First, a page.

I can understand a little bit of Arabic but I can´t read or write it. I think it´s one of the most complicated language in the world that I have ever encountered, German still on top! 🙂 In Arabic, so many intricate strokes,so many unknown lines, its really an artistic language, i meant on the writing technique.Arabic writing is a way of ” Kunst” .The very first time I have heard the Quran prayers, I find it really intriguing. I thought, are they singing, wailing or saying a poem? Hearing it almost 5x a day , then it becomes naturally a part of my senses, just like a song that reminds us of a memory. Whenever I hear it, I know that it´s the prayer time, or Salah. At work, when I see my Muslim colleagues gather and start their prayers, I know that the prayer call is always on time.
In my days in Kuwait before, I always hear the word ” Yalla”. It signals a new day, a new beginning, and another call of the hour.
Looking back, there are many useful and simple Arabic words that are really helpful to Expats. It´s very handy if you happen to know and memorize them. The words ” Mashallah, ( normally means something beautiful, a form of adornment, or compliment) “Salam Walaikom“ ( Muslim greetings of peace) , and “Inshallah” ( God willing..) are very important words to take note aside from the usual “Shokran ” ( thank you) and “Afwan ” ( you´re welcome)
But for me, the one that stands out is “Yallah “.
Yallah, Yallah means many things. It can mean, “let´s go” , or okay, or a form of agreement, encouragement and exasperation. When I needed to call a Taxi, I dialled “Brother” ´s number and just say “Yallah” and he immediately understands me.Brother is an expat from Bangladesh whom I really trusted while I was in Kuwait. It is very normal to get service in Kuwait so you can have a regular taxi service to avoid running into rude taxi drivers. With Brother, I felt safe and I don´t need to worry to much.I´ve lost contact with him so I don´t know anymore what happened to him. I hope he is safe during this time of Pandemic.
The word Yallah really depends on how you use it in a sentence. It can also means ” Hurry Up!” or quickly get it done.Just like the life of an Expat is always on the go for changes whether its a new job, a new place..or a new, challenging weather to get used to.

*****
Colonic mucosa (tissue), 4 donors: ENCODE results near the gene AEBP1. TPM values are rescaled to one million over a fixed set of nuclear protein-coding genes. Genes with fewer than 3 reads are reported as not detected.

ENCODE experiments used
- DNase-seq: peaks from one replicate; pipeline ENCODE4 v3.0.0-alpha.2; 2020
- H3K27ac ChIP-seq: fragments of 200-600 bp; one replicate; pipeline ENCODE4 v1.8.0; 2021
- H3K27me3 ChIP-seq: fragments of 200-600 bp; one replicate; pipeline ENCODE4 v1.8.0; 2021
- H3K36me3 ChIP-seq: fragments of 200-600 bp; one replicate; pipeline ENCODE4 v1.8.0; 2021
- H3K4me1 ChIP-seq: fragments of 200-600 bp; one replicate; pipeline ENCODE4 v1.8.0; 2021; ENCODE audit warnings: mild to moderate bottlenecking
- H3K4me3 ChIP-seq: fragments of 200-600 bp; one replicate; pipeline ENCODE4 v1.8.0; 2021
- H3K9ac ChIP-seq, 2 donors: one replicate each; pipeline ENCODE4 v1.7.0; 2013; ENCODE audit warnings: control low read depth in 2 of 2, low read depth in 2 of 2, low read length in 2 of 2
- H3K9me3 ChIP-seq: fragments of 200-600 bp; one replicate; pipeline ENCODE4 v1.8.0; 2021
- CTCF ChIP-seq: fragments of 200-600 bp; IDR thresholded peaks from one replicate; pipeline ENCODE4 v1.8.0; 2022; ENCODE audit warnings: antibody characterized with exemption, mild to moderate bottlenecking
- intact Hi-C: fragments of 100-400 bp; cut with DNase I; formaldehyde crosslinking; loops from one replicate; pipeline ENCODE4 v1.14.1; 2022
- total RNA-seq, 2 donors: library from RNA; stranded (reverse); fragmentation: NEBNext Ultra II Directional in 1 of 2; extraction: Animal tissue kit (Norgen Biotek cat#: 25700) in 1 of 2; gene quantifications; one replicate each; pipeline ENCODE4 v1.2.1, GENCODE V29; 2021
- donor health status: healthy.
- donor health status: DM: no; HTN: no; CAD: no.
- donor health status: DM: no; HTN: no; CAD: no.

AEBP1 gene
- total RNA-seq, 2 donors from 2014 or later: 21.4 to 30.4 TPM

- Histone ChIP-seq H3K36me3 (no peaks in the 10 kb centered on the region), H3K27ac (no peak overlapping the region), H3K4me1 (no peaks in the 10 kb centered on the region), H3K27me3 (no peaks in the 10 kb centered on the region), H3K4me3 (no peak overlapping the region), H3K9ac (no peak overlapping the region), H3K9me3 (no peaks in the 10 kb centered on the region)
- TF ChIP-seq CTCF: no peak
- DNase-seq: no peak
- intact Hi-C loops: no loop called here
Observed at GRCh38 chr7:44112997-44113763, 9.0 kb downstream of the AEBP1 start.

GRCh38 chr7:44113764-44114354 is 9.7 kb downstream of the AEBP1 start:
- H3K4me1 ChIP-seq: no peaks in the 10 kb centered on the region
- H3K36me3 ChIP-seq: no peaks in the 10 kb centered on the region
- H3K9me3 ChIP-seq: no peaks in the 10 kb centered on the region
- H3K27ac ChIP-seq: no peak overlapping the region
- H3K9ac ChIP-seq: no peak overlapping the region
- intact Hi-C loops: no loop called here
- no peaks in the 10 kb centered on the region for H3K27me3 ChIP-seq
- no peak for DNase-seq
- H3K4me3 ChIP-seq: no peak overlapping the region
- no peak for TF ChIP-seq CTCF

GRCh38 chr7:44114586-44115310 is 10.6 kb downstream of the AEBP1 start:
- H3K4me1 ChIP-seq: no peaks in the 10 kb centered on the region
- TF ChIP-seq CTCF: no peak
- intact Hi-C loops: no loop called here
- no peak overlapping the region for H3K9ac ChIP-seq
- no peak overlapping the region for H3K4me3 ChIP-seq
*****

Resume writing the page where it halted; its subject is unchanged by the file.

Friday is the rest day in Kuwait ( as well as in other Muslim countries). It´s a no- work day, and a day to rest, sleep-in, do groceries, meet friends, watch a movie or just stay at home.Normally I would visit the Friday market with my friends ; haggle like a pro, and often utter the word “Yallah” to convince the vendor. I terribly missed the authentic flavors of Shawarma and freshly grilled kebabs, the Biryani and Baklavas.The Madjool dates that I buy in Lulu Hypermarket is unforgettable.The hustle an bustle in the old Souks is really chaotic, but nevertheless beautiful to watch. The number of expats in the streets is overwhelming, as well as their authentic smell. It makes me dizzy, and claustrophobic. They say that smell can trigger memories in us. That once our memory is impaired, then our sense of smell is also affected. It makes sense though…
Yes, some things are really unforgettable…Ma´shallah!
One of the fascinating things I did was watching the fishermen haul their boats and getting ready to unload their fresh catch of the day. Everywhere in Kuwait, you can have a glimpse of the Arabian Gulf . Aside from boat trips, fishing is quite a normal sight. Along the Road no.5, traffic is always heavy, and crazy. Since cars rule the roads and definitely Kuwaitis loves speed , it´s really easy to get distracted and things go unnoticed.It is a scary thing to ride your bike there. The weather is scorching hot, and there is definitely no cycling paths! Yaállah!
At the beaches in Salmiya, Khiran and Mahboula, are the perfect place to watch sunrises and sunsets. I lived in the area of Salmiya for a long time.I loved watching the sea from our windows and it brings me such nostalgia.Those were beautiful scenic views of nature, so simple and yet so precious.
Strolling through the streets of Kuwait can be quite strenous especially if you are not used to hot, dry climate as high as 48 degrees in Summer.Wearing long sleeves and long pants in a heat like this? and living in an air conditioned room for almost every single day…? Yaállah Kuwait!